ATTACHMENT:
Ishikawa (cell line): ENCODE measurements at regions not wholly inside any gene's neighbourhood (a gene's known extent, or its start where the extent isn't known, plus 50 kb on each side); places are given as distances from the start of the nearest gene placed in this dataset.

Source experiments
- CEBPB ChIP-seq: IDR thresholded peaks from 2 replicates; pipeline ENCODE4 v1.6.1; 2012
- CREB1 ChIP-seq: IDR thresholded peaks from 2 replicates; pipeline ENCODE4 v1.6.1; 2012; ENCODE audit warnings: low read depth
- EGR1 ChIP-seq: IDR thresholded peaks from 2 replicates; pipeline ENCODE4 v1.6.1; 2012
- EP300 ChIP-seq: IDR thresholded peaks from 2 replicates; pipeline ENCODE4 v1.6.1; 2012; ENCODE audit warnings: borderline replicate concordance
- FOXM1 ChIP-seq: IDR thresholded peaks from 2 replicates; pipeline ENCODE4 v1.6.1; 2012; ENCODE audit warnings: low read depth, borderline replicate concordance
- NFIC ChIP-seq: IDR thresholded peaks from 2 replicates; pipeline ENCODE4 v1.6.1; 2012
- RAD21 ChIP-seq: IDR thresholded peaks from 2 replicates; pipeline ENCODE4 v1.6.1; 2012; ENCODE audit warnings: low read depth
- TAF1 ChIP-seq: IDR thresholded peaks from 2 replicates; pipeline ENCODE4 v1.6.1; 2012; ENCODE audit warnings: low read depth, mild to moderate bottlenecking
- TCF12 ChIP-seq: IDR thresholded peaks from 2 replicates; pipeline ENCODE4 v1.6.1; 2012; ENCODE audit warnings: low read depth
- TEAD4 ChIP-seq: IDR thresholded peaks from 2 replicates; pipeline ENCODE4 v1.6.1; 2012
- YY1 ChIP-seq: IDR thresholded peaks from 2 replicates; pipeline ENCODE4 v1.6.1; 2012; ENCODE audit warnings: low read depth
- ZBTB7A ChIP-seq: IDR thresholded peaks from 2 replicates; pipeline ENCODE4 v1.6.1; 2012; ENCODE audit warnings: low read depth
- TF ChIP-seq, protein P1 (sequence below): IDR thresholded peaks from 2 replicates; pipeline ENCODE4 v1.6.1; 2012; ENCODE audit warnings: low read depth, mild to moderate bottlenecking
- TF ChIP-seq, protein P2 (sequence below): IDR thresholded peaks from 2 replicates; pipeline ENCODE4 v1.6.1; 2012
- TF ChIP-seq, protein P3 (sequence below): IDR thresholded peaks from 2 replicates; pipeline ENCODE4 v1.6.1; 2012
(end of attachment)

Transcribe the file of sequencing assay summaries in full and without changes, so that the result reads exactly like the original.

Ishikawa (cell line): ENCODE measurements at regions not wholly inside any gene's neighbourhood (a gene's known extent, or its start where the extent isn't known, plus 50 kb on each side); places are given as distances from the start of the nearest gene placed in this dataset.

Source experiments
- CEBPB ChIP-seq: IDR thresholded peaks from 2 replicates; pipeline ENCODE4 v1.6.1; 2012
- CREB1 ChIP-seq: IDR thresholded peaks from 2 replicates; pipeline ENCODE4 v1.6.1; 2012; ENCODE audit warnings: low read depth
- EGR1 ChIP-seq: IDR thresholded peaks from 2 replicates; pipeline ENCODE4 v1.6.1; 2012
- EP300 ChIP-seq: IDR thresholded peaks from 2 replicates; pipeline ENCODE4 v1.6.1; 2012; ENCODE audit warnings: borderline replicate concordance
- FOXM1 ChIP-seq: IDR thresholded peaks from 2 replicates; pipeline ENCODE4 v1.6.1; 2012; ENCODE audit warnings: low read depth, borderline replicate concordance
- NFIC ChIP-seq: IDR thresholded peaks from 2 replicates; pipeline ENCODE4 v1.6.1; 2012
- RAD21 ChIP-seq: IDR thresholded peaks from 2 replicates; pipeline ENCODE4 v1.6.1; 2012; ENCODE audit warnings: low read depth
- TAF1 ChIP-seq: IDR thresholded peaks from 2 replicates; pipeline ENCODE4 v1.6.1; 2012; ENCODE audit warnings: low read depth, mild to moderate bottlenecking
- TCF12 ChIP-seq: IDR thresholded peaks from 2 replicates; pipeline ENCODE4 v1.6.1; 2012; ENCODE audit warnings: low read depth
- TEAD4 ChIP-seq: IDR thresholded peaks from 2 replicates; pipeline ENCODE4 v1.6.1; 2012
- YY1 ChIP-seq: IDR thresholded peaks from 2 replicates; pipeline ENCODE4 v1.6.1; 2012; ENCODE audit warnings: low read depth
- ZBTB7A ChIP-seq: IDR thresholded peaks from 2 replicates; pipeline ENCODE4 v1.6.1; 2012; ENCODE audit warnings: low read depth
- TF ChIP-seq, protein P1 (sequence below): IDR thresholded peaks from 2 replicates; pipeline ENCODE4 v1.6.1; 2012; ENCODE audit warnings: low read depth, mild to moderate bottlenecking
- TF ChIP-seq, protein P2 (sequence below): IDR thresholded peaks from 2 replicates; pipeline ENCODE4 v1.6.1; 2012
- TF ChIP-seq, protein P3 (sequence below): IDR thresholded peaks from 2 replicates; pipeline ENCODE4 v1.6.1; 2012